It is not a big deal, but it has become a big deal. A hotel’s minibar is one of the most ignored pieces of furnishing in the otherwise opulent comforts. But it’s making headlines off late – infamously, than singing praises. When one of the most anticipated hotels of the US opened three months back, people craned their necks to see how Sir Richard Branson would make this debut leap into the hotel industry. The Virgin Hotels Chicago is expectedly glamorous with its usual chic demeanor but is also charmingly humble, and grounded. As is typical of anything Virgin, the hotel made one subtle, innocent change to its operations, which is definitely going to make waves in the hospitality industry. Armed with a notepad and pen, the hotel’s F&B Manager took to the streets of Chicago to find out just how little the local folk pay for a bar of candy or a fizzy cola. Once he had them on paper, he marched straight back to the hotel and re-did the minibar menu with immediate effect. All items in the minibar now cost exactly as you and I would expect to pay at a local store, instead of an arm and leg. Peanut M&Ms cost $1 and a bottle of red wine costs $24 and a Kind bar will cost just $2.25.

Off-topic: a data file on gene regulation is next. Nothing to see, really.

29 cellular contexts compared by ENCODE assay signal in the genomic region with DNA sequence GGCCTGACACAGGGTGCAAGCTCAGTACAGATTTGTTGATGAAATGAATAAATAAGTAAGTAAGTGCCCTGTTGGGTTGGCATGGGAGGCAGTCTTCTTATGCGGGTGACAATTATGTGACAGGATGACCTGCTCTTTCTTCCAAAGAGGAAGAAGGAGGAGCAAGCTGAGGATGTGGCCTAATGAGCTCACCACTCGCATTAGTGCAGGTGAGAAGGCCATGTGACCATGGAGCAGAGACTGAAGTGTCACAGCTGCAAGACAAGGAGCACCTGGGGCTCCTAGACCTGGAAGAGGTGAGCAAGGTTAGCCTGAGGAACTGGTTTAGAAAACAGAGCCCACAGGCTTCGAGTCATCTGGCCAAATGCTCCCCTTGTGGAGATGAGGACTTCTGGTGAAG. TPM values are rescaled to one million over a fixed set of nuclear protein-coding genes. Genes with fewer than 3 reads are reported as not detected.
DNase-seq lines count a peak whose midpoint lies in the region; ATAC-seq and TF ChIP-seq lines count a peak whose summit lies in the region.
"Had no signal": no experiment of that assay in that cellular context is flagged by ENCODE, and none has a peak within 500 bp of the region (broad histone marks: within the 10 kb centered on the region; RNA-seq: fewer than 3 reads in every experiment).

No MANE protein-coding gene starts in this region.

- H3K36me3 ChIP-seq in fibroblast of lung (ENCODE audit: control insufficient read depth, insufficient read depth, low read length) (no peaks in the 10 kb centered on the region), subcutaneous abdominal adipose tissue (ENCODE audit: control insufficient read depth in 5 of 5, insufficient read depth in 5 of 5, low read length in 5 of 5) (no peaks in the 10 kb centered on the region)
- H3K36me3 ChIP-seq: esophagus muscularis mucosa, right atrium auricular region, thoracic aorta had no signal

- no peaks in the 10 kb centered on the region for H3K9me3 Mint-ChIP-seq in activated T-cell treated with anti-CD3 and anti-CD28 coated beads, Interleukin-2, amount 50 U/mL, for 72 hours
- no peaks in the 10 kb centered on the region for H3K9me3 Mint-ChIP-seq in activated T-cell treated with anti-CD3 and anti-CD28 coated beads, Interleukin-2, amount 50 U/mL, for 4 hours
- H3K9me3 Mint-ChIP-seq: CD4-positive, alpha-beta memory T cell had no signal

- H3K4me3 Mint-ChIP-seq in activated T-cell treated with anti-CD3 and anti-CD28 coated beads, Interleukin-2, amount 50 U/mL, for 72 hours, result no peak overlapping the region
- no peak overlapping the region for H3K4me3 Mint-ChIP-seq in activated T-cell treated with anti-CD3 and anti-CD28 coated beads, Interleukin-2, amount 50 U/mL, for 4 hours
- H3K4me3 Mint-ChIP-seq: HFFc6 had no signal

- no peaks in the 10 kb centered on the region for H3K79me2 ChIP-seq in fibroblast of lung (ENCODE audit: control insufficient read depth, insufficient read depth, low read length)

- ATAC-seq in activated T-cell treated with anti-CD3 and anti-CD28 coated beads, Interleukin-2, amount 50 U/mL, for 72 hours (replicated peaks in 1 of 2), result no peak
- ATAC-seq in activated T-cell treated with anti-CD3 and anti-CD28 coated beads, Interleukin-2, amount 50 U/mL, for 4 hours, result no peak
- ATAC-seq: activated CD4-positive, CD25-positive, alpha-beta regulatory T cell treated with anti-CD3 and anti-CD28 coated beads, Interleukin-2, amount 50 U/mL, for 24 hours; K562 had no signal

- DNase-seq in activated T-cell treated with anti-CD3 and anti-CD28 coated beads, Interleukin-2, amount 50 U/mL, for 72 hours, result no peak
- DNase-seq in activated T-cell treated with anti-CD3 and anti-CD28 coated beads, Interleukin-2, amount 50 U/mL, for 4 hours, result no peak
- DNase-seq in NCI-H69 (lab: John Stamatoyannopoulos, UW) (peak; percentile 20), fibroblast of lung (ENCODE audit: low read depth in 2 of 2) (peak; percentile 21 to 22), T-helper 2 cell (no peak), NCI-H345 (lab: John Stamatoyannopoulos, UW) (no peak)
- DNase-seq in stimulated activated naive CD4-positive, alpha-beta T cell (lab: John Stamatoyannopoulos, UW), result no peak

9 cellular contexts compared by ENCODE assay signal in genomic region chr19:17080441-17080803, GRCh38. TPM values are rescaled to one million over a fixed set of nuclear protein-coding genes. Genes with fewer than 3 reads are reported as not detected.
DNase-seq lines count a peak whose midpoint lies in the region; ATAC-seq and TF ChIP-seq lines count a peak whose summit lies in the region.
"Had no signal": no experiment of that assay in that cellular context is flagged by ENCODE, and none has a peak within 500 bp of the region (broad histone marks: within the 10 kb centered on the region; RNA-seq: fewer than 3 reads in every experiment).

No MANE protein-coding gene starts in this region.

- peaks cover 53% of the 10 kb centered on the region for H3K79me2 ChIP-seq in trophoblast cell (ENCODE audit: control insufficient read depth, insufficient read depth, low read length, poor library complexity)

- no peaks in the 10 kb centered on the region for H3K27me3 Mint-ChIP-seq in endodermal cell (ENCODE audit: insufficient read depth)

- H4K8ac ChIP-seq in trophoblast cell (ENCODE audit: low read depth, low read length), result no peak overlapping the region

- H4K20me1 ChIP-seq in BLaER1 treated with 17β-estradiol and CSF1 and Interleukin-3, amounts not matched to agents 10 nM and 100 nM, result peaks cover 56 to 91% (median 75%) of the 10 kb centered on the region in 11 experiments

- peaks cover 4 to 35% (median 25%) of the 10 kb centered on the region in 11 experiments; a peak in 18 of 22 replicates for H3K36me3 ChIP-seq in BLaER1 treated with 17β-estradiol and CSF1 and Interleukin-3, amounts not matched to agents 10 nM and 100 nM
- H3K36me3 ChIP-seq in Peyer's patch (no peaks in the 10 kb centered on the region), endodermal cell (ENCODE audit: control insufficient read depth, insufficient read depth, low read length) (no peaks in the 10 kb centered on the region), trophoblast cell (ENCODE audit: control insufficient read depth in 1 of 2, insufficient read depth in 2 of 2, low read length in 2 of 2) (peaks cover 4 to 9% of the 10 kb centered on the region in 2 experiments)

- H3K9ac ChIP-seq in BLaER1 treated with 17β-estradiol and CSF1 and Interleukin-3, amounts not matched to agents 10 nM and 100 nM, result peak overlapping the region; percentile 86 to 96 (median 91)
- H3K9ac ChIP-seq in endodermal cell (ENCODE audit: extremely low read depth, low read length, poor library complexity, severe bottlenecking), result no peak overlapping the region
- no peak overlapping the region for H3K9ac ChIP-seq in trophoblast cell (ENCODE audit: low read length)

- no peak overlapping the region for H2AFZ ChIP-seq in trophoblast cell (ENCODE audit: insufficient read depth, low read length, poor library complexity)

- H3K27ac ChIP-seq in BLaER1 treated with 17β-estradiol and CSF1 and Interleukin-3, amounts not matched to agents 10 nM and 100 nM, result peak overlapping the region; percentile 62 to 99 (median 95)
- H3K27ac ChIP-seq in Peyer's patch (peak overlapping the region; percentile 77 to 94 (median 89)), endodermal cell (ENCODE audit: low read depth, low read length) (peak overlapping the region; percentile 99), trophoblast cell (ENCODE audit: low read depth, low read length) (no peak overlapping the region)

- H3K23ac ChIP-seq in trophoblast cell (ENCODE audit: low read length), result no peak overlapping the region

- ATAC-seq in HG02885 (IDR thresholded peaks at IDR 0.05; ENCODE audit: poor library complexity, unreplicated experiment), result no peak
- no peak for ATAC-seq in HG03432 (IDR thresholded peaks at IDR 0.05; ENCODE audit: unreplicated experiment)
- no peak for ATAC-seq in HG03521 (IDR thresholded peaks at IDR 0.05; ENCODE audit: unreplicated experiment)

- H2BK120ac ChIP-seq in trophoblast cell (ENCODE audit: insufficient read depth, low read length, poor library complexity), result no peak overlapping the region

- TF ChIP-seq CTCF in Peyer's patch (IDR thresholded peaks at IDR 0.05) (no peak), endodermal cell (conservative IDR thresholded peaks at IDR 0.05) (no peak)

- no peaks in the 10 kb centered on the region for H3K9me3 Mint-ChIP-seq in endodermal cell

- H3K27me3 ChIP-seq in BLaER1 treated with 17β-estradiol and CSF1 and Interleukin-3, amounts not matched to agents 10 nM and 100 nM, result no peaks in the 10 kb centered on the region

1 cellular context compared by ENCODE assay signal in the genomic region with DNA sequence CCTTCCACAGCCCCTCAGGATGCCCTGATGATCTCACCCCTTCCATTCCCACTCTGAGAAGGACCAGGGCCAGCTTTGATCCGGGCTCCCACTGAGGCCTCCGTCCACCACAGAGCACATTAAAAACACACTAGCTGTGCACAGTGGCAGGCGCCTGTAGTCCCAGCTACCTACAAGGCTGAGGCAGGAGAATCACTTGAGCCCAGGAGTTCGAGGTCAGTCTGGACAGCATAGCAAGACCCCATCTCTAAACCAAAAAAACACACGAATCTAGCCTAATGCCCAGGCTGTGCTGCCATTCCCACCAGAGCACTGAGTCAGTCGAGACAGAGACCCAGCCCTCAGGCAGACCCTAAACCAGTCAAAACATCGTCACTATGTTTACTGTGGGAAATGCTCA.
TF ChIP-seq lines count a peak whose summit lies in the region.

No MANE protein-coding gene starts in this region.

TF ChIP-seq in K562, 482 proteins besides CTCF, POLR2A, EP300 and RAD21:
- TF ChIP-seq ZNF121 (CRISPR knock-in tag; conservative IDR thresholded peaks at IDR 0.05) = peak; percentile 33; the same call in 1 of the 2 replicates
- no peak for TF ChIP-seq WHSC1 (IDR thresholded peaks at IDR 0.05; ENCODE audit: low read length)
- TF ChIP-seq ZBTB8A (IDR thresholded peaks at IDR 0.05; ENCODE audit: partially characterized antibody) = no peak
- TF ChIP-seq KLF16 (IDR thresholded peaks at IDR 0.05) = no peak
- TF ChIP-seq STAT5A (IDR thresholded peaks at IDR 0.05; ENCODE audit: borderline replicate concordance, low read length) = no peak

The fate of the minibars is irrevocable now, it is nearing extinction. In its place is a current trend, one that will undoubtedly gain momentum in coming times. According to a survey by TripAdvisor last year, a minibar is the least important hotel amenity and another research by PKF Hospitality Research shows that minibar sales have only been plunging. Hotels, namely Grand Hyatt, Starwood and Marriott have started to either remove it completely, or empty it so that guests can put in what they like, or even cut down prices of its items. Hotels are bound to follow Virgin’s smart footsteps.
Virgin’s maiden hotel is already gaining popularity for sweeping away any hidden costs that can put a deep scar on a traveller’s otherwise ideal trip. As well as the minibar trimmings, another specialty here is free Wi-fi.
[Via – Yahoo]